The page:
Don't Assume a Can Opener: Confronting Patent Economic Theories with Licensing and Enforcement Reality
- Don't Assume a Can Opener: Confronting Patent Economic Theories with Licensing and Enforcement Reality
- Greenspoon, Robert P.
Cottle, Catherine M.
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- Book/Journal Title:
- Columbia Science and Technology Law Review
- Many different kinds of entities use the United States patent system, from individual inventors, to start-ups, to patent assertion entities, to massive operating companies. Meanwhile, "reward theory," "prospect theory," and "commercialization theory" are three theories intended to explain the justifications for, or social costs and benefits of, a patent system. Yet each theory barely acknowledges what goes on during actual patent acquisition, licensing or enforcement, such as transaction costs and litigation uncertainties. This article considers prior economic analyses of the patent system in this new light — patent economic theories, compared against the types of patent-using entities, compared against the costs and uncertainties of patent acquisition, licensing and enforcement.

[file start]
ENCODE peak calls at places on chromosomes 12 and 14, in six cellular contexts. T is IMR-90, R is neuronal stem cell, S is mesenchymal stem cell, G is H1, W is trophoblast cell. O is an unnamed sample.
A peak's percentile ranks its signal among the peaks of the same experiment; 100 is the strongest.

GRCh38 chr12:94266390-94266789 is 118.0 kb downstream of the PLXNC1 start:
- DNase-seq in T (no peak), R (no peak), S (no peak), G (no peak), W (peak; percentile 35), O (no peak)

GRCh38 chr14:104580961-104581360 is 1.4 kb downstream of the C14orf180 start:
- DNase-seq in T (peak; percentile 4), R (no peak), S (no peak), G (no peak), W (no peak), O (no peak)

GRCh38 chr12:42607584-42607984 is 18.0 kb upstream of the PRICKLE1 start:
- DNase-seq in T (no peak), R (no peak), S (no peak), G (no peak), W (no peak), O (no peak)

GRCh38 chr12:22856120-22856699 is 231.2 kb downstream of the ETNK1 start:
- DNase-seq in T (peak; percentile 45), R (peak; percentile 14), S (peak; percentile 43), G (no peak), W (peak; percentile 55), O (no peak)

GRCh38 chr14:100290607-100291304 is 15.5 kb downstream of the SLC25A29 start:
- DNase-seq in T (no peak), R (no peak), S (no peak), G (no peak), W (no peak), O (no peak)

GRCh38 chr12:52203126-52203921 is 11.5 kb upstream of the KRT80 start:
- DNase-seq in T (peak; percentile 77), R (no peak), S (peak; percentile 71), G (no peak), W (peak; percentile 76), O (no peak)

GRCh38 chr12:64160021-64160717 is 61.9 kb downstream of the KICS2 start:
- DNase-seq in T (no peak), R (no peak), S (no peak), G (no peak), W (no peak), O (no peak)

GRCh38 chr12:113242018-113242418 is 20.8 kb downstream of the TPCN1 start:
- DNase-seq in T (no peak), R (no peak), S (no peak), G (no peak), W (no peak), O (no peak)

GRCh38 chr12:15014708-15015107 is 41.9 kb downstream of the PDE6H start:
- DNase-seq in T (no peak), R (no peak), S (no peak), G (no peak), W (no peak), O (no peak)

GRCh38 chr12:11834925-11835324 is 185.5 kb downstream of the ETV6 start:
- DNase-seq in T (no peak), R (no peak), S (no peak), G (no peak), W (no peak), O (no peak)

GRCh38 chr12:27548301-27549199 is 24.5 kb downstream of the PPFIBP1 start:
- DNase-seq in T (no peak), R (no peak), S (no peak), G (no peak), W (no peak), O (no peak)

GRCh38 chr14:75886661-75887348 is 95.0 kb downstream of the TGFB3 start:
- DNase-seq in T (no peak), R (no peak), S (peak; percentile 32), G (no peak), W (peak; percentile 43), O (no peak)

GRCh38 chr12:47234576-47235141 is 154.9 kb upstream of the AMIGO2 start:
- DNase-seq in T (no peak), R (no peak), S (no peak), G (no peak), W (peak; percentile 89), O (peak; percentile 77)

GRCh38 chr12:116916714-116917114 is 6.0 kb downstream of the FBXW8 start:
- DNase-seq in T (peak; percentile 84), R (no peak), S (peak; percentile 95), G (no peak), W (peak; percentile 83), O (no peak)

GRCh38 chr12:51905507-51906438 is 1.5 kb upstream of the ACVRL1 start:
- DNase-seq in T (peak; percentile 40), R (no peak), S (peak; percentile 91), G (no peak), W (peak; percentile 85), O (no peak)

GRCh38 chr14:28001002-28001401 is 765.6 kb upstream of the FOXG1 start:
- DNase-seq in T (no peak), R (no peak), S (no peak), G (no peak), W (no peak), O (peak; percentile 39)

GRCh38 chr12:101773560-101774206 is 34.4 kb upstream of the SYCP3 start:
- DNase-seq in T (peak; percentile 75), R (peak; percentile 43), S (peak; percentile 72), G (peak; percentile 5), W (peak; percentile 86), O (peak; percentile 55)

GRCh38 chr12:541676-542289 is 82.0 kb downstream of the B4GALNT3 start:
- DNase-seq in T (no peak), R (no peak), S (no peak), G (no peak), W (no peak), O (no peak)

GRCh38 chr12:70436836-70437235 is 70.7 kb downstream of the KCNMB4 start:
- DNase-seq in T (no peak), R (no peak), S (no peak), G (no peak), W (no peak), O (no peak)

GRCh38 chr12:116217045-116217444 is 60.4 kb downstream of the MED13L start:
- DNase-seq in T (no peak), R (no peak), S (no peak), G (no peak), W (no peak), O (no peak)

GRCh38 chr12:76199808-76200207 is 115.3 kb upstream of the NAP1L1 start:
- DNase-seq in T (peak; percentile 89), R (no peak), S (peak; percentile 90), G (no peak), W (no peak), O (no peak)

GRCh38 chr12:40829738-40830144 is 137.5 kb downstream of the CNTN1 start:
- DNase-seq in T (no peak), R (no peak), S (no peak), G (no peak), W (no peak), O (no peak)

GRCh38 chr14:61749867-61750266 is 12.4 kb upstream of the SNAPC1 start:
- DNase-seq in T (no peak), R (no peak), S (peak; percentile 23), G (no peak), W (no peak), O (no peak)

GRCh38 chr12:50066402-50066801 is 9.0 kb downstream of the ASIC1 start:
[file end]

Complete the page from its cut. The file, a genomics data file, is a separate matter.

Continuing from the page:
- Patent laws and legislation
Patent laws and legislation--Economic aspects
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- Suggested Citation:
- Robert P. Greenspoon, Catherine M. Cottle, 2011, Don't Assume a Can Opener: Confronting Patent Economic Theories with Licensing and Enforcement Reality, Columbia University Academic Commons, https://doi.org/10.7916/D83F505K.